Supermarket King Catsimatidis Turns to Rebuilding Coney Island

October 22, 2018

John A. Catsimatidis made his fortune – some $3.1 billion now – with a vision of small supermarkets that paid off and now has Ocean Dreams – the name of a 425-unit luxury rental complex overlooking the Atlantic in Coney Island, towering over the mostly poor and moderate income 50,000 residents who inhabit a place known for a carnival park and hot dogs.

Catsimatidis, 70, who unsuccessfully ran for New York Mayor in 2013 and has parlayed a smart strategy of buying land in what seems undesirable areas and sitting on it until the time is right to development, has now added Real Estate King to his title an triumphs.

While grocery stores have shrunk to less than 2 percent of the assets of the Manhattan-based Red Apple Group, real estate development in New York City now represents about 15 to 20 percent of his many dreams company, the New York Times wrote in a feature on his gambits that are paying off big time so far.

Ocean Dreams, two 21-story structures that will give residents that precious view of the Atlantic, will open next summer but Catsimatidis, itchy for more successes, has plans to expand his vision of luxury rentals looking toward the water and away from the drearier aspects of Coney Island, a long way from the Roaring 20s Boardwalk Empire and still more like the down-and-out home of The Warriors, the 1979 film in which a gang caught in the Bronx had to fight their way home.

Catsimatidis knows what he’s building. Ocean Dreams comes after he built four luxury buildings on Myrtle Avenue in Fort Greene, naming three of them after his wife, daughter and son, brick reincarnations of neighboring structures and a soaring glass building he called the Eagle.
He can see so far ahead of others in business he’s a double visionary and now he’s looking at rebuilding and rebranding Coney Island and adding more waterfront towers– could it become a tony address and lure the young?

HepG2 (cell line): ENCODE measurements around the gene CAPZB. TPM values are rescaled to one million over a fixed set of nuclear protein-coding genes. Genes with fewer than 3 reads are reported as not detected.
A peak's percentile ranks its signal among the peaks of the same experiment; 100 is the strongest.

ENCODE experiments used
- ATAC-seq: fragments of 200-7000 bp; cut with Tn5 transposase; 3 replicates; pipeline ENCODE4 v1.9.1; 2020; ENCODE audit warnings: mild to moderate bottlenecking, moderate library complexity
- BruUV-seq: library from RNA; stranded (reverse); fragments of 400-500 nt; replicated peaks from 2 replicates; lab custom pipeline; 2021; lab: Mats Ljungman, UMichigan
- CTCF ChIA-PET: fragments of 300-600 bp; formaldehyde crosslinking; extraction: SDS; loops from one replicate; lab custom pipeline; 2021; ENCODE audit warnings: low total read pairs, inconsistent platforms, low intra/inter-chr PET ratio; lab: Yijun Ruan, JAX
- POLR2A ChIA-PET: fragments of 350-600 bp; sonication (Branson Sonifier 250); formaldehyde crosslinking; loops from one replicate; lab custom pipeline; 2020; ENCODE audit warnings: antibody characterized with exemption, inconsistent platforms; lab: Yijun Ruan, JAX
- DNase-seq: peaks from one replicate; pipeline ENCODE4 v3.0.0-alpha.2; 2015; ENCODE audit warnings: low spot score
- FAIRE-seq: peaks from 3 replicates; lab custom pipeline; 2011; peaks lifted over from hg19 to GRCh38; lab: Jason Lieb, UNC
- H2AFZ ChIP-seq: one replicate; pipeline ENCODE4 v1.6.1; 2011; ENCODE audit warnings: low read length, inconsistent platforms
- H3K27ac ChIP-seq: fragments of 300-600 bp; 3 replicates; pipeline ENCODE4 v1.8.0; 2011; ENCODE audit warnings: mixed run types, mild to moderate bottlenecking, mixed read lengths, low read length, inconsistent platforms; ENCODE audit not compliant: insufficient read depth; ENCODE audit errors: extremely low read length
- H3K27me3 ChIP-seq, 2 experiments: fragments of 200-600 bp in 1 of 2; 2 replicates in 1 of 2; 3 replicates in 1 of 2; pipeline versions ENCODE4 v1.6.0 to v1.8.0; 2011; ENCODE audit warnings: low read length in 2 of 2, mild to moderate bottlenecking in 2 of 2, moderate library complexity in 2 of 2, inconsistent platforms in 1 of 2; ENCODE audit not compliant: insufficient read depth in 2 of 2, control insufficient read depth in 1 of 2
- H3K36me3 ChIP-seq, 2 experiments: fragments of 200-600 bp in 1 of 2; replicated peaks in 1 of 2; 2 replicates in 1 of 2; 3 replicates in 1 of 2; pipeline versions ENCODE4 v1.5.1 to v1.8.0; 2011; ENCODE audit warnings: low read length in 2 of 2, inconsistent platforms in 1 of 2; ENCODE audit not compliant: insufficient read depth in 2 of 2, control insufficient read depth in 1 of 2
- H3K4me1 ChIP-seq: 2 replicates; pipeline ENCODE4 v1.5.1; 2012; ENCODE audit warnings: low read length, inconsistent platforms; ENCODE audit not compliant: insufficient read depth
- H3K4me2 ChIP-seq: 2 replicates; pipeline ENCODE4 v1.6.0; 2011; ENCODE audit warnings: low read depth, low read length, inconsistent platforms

“We tamed Myrtle Avenue,” Catsimatidis told The Times. “Now we’re taming Coney Island.” He knows New York too, having lived in the city since his Greek parents brought him here as an infant.

It looks like gentrification instead of taming and the buildings are drawing some complaints from residents who worry about traffic and a change in their neighborhood.

He has been approved for an 11-story luxury rental near Ocean Dreams but said he hopes to revise it to 21 stories to match the others, and add another where residents were hoping a closed complex that once housed a social-service agency that’s set to be demolished might become a community center: he envisions instead two more towers and is maneuvering like Nucky Thompson, the fictional character of Boardwalk Empire.

He wants others to share what he sees in what real estate can do, for residents as well as the developer, and work is proceeding on two towers with angled sides to increase the number of apartments with ocean views, as well as terraces and balconies.

Three-quarters of the apartments will be studios and one-bedrooms, with the remainder mostly two-bedrooms. Although rents won’t be set until closer to the start of leasing in the spring, Catsimatidis said that a two-bedroom might be priced at $4,000 to $5,000, “depending on the floor.” A 24,000-square-foot common terrace on the second floor will include a bocce court and a putting green, among other goodies.

In the rear of Ocean Dreams, the Coney Island boardwalk will be widened and outfitted with exercise equipment, benches, and plantings, while the front facing Surf Avenue will have ground-floor retail space earmarked for a grocery store and a pharmacy, the paper said.

With the nearest subway station on Stillwell Avenue a mile away, Catsimatidis said he’s going to run a shuttle bus that looks like San Francisco cable cars and says his buildings will have 301 parking spaces, sparking neighbor’s concerns about traffic.

He’s betting he’s going to be right again and that Coney Island, which draws revelers in the summer, will grow with him. It’s an expensive move: Ocean Dreams could cost as much as $280 million but he thinks people will see what he does.

“When you’re up there and you open the balcony doors and breathe in the ocean air,” he said, “you’ll live 10 years longer.” Don’t bet against him.


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